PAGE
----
Get to know tables
OVER()
5. OVER() – first example
Computations with OVER()
Aggregate functions with OVER()
OVER() and WHERE
Revision

Instruction

Let's focus on OVER (...), which defines the window. The most basic example is OVER() and means that the window consists of all rows in the query. Take a look:

SELECT
  first_name,
  last_name,
  salary,  
  AVG(salary) OVER()
FROM employee;

That's not a very complicated query, but take a look at the last column:

AVG(salary) OVER()

AVG(salary) means we're looking for the average salary. Where exactly? Everywhere we can, because OVER() means 'for all rows in the query result'. In others words, we're looking for the average salary in the entire company.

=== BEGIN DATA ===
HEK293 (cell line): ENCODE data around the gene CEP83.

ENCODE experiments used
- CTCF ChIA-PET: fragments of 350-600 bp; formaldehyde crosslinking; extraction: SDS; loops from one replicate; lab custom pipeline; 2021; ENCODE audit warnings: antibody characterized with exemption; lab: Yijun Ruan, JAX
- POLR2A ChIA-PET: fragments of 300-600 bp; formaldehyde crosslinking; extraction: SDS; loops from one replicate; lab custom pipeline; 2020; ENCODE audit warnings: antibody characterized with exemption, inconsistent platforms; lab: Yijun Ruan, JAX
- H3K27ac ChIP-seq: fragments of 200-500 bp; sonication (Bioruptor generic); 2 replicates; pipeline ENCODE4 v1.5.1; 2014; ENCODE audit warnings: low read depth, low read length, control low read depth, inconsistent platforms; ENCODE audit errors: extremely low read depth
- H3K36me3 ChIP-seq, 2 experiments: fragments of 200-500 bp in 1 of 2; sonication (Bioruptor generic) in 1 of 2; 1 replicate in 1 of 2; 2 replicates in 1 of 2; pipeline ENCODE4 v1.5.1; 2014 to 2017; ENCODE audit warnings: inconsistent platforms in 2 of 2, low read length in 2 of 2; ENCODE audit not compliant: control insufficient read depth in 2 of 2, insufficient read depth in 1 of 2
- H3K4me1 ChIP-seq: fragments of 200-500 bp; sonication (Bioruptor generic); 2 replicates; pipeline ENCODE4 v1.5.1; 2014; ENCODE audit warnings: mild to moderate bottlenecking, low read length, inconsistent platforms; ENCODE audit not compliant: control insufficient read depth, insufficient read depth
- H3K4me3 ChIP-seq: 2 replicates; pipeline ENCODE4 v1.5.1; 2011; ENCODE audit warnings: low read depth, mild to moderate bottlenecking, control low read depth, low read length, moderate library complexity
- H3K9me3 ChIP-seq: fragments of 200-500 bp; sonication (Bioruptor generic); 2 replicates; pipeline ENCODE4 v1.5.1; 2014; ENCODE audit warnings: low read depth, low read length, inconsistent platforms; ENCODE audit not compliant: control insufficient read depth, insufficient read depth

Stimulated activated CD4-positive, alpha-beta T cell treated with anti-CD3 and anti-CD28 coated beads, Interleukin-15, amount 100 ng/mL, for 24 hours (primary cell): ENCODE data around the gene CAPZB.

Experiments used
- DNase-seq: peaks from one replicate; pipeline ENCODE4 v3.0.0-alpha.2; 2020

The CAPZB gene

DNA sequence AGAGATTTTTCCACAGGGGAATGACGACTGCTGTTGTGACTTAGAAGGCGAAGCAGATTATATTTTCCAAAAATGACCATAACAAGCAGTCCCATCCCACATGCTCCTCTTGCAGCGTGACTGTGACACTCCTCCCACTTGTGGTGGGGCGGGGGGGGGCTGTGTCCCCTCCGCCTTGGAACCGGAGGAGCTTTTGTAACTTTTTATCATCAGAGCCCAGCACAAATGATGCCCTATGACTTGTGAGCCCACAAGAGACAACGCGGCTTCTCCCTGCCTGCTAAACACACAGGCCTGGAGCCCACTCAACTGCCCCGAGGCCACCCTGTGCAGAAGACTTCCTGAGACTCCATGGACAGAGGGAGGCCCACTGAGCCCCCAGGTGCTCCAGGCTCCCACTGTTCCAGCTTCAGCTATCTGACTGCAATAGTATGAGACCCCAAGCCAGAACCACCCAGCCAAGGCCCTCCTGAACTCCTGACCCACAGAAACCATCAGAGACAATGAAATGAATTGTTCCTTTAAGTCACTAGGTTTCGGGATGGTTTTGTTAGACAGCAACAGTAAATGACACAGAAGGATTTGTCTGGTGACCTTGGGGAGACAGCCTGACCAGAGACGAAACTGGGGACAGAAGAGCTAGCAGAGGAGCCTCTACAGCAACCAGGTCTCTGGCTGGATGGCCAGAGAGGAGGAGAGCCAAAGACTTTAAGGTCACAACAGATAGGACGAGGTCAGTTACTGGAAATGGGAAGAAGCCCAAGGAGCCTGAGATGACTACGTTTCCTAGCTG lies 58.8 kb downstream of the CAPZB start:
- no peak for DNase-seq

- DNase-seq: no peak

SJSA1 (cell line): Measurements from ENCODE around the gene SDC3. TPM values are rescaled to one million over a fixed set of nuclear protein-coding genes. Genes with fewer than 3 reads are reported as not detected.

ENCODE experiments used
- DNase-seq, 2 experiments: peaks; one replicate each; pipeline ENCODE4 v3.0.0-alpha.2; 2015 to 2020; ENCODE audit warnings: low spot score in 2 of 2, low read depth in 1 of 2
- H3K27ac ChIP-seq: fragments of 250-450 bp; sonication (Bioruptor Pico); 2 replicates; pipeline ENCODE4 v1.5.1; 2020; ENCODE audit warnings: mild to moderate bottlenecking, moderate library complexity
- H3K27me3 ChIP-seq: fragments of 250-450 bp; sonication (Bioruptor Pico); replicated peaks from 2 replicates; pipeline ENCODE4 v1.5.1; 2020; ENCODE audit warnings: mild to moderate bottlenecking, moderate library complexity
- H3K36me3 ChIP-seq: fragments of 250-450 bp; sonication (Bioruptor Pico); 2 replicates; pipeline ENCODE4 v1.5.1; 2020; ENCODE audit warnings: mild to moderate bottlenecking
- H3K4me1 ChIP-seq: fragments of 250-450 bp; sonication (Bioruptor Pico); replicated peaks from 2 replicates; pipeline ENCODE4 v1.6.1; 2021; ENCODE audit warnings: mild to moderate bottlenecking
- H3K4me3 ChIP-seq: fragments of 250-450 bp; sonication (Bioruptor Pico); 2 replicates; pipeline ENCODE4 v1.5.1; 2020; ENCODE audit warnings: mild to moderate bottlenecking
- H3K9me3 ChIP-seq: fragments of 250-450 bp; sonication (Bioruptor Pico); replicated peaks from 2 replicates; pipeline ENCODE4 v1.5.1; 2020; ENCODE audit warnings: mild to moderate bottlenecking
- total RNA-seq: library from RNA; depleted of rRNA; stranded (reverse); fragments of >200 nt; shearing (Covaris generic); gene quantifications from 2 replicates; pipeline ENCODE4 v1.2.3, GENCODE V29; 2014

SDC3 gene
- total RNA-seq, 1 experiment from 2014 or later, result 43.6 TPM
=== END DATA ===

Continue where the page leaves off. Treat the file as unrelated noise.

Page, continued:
Note that we did NOT group rows. OVER() makes it possible to show the details of single rows and the result of an aggregating function together. That wouldn't be so easy with GROUP BY — we would have to write a subquery, which is more complicated and less effective. OVER() makes our work simple and efficient at the same time.

Exercise

Now it's your turn to write a window function. For each employee, find their first name, last name, salary and the sum of all salaries in the company.

Note that the last column is an aggregated column, even though you're not using a GROUP BY.

Console

Code editor

Result

TableConsole